| Jenna (left) and Barbara Bush listen to their father at the concert in Washington. (Reuters)
Washington, Jan. 19 (Reuters): President George W. Bush told US troops today that 'much more will be asked of you' in Iraq and elsewhere as three days of ceremonies marking his inauguration got off to a sombre beginning.
Bush is to be sworn in for a second four-year term at midday tomorrow on Capitol Hill and thousands of Republicans were flocking to Washington for the celebrations under extremely heavy security.
Police scrambled to handle an emergency a block away from the White House and near the planned route for the inaugural parade. Police surrounded a man in a van who claimed to have 57 litres of fuel and threatened to blow it up if he did not get his child back, the FBI said.
'It's domestic, not terrorism,' said an FBI spokeswoman.
Bush, vice-president Dick Cheney and defence secretary Donald Rumsfeld went to the MCI Center in Washington for an event called 'Saluting Those Who Serve' that honoured war veterans and the valour of the fallen in conflicts from the Revolutionary War to Iraq.
Among the 7,000 people in the audience were troops wounded in combat, 75 family members of soldiers killed in Iraq and Afghanistan and as many as 80 winners of the Congressional Medal of Honor, the highest military award. The event was beamed to troop gatherings in Iraq and Afghanistan.
Bush told the troops that 'much more will be asked of you in the months and years ahead.'
'In Afghanistan and Iraq, the liberty that has been won at great cost now must be secured. We still face terrorist enemies who wish to harm our people, and are seeking weapons that would allow them to kill on an unprecedented scale. These enemies must be stopped, and you are the ones who will stop them.'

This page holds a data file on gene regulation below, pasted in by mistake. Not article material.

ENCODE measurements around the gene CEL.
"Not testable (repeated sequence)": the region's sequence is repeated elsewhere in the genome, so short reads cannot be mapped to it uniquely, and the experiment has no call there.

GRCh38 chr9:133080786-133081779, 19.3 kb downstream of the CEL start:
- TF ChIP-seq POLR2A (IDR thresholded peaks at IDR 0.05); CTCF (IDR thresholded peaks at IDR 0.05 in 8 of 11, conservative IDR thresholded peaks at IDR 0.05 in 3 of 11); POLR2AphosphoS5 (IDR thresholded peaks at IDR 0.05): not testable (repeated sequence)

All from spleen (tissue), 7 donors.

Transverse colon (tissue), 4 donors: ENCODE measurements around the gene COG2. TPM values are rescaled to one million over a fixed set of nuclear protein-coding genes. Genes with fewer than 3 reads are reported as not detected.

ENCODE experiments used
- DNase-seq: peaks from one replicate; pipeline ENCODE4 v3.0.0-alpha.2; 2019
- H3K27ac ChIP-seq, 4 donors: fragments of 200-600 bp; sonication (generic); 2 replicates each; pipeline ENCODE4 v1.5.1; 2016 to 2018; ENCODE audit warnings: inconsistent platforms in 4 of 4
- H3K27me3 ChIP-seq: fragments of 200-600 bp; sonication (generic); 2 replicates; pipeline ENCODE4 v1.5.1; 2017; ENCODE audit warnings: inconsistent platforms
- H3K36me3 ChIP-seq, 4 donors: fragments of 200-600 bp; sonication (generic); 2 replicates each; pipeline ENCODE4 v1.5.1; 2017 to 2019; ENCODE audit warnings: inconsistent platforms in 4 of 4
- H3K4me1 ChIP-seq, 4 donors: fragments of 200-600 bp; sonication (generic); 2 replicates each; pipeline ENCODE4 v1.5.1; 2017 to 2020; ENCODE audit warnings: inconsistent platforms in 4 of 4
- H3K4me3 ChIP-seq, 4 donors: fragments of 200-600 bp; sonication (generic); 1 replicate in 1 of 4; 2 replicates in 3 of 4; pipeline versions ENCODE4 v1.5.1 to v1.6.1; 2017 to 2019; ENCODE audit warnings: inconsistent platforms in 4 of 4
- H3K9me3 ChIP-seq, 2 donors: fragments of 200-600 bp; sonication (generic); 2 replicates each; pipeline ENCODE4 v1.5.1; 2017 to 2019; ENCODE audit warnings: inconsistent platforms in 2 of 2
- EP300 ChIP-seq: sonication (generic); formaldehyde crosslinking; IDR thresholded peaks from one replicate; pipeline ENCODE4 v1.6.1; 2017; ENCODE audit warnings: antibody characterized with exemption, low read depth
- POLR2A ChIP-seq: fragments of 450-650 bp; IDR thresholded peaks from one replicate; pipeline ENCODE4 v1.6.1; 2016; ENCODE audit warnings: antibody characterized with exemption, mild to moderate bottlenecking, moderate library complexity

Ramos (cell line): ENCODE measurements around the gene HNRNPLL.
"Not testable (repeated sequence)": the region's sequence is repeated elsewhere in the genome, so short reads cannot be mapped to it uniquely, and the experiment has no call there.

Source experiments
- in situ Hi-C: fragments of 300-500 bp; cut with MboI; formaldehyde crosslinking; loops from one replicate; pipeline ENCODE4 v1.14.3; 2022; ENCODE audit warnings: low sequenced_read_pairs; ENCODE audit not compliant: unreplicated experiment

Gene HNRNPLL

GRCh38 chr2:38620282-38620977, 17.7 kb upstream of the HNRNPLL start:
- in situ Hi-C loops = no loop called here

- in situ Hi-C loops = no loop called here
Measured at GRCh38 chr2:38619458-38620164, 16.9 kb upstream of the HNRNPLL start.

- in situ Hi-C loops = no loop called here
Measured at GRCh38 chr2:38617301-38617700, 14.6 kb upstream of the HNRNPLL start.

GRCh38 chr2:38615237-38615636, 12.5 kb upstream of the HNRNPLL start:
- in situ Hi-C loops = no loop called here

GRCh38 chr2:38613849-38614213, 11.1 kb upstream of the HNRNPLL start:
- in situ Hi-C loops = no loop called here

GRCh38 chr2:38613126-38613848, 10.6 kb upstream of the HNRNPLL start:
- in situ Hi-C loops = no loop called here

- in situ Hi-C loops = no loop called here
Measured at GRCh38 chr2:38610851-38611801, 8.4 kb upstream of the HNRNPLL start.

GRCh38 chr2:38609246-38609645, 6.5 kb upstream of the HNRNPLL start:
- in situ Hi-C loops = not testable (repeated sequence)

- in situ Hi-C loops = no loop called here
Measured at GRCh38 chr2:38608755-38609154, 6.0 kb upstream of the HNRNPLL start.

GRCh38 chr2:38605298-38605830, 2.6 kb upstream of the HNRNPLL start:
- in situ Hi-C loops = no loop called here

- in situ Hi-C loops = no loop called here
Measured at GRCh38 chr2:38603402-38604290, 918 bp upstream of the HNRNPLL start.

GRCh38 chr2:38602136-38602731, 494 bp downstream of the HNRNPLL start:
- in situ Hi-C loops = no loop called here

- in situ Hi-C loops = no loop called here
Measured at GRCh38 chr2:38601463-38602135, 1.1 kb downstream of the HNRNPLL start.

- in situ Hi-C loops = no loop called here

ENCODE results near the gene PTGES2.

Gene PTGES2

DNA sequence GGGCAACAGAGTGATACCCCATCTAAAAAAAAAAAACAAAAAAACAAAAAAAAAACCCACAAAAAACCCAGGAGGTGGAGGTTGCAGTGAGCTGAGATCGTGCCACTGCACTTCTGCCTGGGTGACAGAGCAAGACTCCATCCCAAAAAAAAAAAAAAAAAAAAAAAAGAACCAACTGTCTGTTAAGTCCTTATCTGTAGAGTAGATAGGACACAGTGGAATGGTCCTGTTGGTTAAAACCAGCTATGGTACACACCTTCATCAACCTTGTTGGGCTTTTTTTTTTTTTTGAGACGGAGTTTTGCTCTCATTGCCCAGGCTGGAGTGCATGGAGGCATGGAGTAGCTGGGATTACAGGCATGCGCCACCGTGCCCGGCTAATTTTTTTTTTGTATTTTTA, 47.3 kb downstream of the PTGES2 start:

The event included a number of tearful moments such as when Bush's father, former President George Bush, read a letter he had written to his family after surviving the shooting down of his warplane by Japanese guns in 1944.
The decision to have the first official inaugural event honouring war veterans and those killed in war reflected the nature of Bush's first term, which was dominated by conflicts in Iraq and Afghanistan.
Reflecting a theme for his inaugural address tomorrow, Bush said: 'The promise of liberty is spreading across the world' and cited Iraq's scheduled January 30 elections.
Later, Bush hailed the spirit of volunteerism by attending a youth concert with the theme: 'America's Future Rocks Today ' A Call to Service.'. A Washington Post/ABC News poll said 45 per cent of those surveyed would prefer the country go in the direction Bush wanted to lead it, while 39 per cent said Democrats should lead the way.